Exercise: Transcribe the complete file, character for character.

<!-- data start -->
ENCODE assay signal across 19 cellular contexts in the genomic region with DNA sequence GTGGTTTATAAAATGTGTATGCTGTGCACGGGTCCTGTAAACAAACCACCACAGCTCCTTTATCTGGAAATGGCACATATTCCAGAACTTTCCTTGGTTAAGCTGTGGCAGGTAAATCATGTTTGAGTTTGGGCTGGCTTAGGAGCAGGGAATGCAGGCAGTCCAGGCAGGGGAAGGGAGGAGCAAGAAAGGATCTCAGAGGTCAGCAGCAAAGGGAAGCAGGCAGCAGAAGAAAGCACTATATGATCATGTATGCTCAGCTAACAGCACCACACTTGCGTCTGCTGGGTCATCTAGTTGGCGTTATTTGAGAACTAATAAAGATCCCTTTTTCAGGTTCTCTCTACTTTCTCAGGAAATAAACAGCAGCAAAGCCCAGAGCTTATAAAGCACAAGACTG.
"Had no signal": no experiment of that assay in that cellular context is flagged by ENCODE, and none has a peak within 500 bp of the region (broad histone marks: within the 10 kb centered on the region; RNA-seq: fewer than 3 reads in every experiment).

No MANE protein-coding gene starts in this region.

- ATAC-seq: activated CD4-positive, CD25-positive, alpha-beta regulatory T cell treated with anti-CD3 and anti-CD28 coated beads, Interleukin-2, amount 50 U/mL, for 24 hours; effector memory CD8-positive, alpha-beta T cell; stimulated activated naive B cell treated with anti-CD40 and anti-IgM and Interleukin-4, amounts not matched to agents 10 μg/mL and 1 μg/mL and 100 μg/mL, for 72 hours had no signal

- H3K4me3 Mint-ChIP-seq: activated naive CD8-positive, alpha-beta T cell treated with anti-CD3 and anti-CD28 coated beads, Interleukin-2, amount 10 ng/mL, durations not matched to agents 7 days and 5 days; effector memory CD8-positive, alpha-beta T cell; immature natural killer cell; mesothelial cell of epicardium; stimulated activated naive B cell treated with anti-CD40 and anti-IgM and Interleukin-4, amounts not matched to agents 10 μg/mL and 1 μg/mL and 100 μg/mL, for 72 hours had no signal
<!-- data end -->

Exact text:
ENCODE assay signal across 19 cellular contexts in the genomic region with DNA sequence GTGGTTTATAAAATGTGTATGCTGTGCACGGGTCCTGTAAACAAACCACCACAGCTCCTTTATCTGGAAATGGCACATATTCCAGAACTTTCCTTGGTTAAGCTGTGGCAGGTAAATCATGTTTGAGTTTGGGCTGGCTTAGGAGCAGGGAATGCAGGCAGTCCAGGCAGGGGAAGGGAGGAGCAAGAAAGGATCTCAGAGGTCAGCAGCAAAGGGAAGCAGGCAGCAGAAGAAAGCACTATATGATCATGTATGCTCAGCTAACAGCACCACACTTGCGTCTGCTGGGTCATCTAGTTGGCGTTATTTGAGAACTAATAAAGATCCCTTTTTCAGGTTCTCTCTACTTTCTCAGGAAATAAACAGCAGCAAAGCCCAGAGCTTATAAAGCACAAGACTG.
"Had no signal": no experiment of that assay in that cellular context is flagged by ENCODE, and none has a peak within 500 bp of the region (broad histone marks: within the 10 kb centered on the region; RNA-seq: fewer than 3 reads in every experiment).

No MANE protein-coding gene starts in this region.

- ATAC-seq: activated CD4-positive, CD25-positive, alpha-beta regulatory T cell treated with anti-CD3 and anti-CD28 coated beads, Interleukin-2, amount 50 U/mL, for 24 hours; effector memory CD8-positive, alpha-beta T cell; stimulated activated naive B cell treated with anti-CD40 and anti-IgM and Interleukin-4, amounts not matched to agents 10 μg/mL and 1 μg/mL and 100 μg/mL, for 72 hours had no signal

- H3K4me3 Mint-ChIP-seq: activated naive CD8-positive, alpha-beta T cell treated with anti-CD3 and anti-CD28 coated beads, Interleukin-2, amount 10 ng/mL, durations not matched to agents 7 days and 5 days; effector memory CD8-positive, alpha-beta T cell; immature natural killer cell; mesothelial cell of epicardium; stimulated activated naive B cell treated with anti-CD40 and anti-IgM and Interleukin-4, amounts not matched to agents 10 μg/mL and 1 μg/mL and 100 μg/mL, for 72 hours had no signal